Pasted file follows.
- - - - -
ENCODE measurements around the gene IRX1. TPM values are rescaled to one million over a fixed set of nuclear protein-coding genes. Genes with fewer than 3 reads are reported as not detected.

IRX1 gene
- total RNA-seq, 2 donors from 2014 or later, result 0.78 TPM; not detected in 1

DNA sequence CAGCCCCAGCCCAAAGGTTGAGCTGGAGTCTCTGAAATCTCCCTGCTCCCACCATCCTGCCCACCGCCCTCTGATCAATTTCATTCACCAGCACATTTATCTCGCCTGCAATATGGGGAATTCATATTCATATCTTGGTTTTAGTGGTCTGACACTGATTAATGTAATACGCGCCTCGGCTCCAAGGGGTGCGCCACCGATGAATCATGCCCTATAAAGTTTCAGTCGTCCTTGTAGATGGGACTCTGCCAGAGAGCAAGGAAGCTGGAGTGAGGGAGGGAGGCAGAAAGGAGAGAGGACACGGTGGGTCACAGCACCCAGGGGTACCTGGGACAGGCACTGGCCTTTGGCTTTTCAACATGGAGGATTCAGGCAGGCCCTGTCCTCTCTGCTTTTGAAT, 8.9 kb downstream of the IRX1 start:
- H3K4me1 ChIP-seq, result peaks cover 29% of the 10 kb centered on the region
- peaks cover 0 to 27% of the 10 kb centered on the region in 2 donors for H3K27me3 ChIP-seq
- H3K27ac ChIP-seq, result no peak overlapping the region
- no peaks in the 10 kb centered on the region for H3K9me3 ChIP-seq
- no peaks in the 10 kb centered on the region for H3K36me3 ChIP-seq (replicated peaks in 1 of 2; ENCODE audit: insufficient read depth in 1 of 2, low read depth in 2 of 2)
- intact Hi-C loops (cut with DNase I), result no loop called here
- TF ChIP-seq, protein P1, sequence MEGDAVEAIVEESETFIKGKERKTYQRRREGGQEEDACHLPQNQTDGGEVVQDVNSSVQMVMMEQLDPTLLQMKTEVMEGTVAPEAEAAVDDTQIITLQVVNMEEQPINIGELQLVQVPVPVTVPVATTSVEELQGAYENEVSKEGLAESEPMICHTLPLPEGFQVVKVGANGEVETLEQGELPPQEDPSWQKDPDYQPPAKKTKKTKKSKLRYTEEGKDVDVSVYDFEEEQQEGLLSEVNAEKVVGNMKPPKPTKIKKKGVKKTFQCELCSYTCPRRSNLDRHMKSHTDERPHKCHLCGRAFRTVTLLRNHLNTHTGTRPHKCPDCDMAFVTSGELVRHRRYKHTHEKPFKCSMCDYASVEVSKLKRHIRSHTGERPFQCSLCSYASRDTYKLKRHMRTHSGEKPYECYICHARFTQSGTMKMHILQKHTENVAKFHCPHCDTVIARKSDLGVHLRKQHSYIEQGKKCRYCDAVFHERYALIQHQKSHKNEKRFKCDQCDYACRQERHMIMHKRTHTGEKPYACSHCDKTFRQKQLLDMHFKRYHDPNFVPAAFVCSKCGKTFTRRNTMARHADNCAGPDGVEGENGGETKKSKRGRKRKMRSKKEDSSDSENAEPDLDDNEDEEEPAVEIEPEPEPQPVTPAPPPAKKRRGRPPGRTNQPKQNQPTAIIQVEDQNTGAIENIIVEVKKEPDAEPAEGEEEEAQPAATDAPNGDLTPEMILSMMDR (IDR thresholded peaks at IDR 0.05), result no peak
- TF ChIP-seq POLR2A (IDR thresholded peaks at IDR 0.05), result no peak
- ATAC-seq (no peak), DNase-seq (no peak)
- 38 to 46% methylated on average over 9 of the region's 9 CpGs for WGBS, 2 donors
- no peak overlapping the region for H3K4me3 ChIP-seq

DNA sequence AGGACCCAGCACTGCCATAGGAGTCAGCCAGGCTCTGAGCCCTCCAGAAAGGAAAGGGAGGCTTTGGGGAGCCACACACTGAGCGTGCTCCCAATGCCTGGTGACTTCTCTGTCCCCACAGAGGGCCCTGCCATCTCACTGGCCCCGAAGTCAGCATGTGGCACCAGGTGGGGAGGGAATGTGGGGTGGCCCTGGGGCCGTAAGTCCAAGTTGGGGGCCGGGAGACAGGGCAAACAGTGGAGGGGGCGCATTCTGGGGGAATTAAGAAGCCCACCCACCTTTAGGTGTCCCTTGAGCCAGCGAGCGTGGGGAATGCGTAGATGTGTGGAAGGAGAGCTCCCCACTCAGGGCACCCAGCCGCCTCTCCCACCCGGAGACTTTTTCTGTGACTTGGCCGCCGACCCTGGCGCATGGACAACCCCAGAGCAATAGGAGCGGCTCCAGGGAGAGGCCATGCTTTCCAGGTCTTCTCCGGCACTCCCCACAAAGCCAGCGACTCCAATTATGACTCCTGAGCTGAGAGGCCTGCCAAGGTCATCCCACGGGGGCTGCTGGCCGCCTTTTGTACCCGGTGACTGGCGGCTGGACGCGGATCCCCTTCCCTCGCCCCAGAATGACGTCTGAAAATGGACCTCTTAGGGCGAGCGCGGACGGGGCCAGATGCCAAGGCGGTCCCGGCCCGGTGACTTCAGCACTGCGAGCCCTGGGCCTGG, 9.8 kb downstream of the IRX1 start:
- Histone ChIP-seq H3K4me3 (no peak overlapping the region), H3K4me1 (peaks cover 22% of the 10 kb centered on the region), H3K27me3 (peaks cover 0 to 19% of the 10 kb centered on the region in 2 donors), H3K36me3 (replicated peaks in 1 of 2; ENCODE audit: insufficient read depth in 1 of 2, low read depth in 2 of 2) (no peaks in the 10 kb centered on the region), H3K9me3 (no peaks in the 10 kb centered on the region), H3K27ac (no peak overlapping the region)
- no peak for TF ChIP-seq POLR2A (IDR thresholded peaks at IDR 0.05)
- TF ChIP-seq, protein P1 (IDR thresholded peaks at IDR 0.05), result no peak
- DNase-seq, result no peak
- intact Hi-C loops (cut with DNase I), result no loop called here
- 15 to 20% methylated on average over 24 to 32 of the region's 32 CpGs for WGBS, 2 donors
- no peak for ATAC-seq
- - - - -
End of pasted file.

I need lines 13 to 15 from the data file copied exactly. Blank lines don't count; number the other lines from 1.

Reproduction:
- ATAC-seq (no peak), DNase-seq (no peak)
- 38 to 46% methylated on average over 9 of the region's 9 CpGs for WGBS, 2 donors
- no peak overlapping the region for H3K4me3 ChIP-seq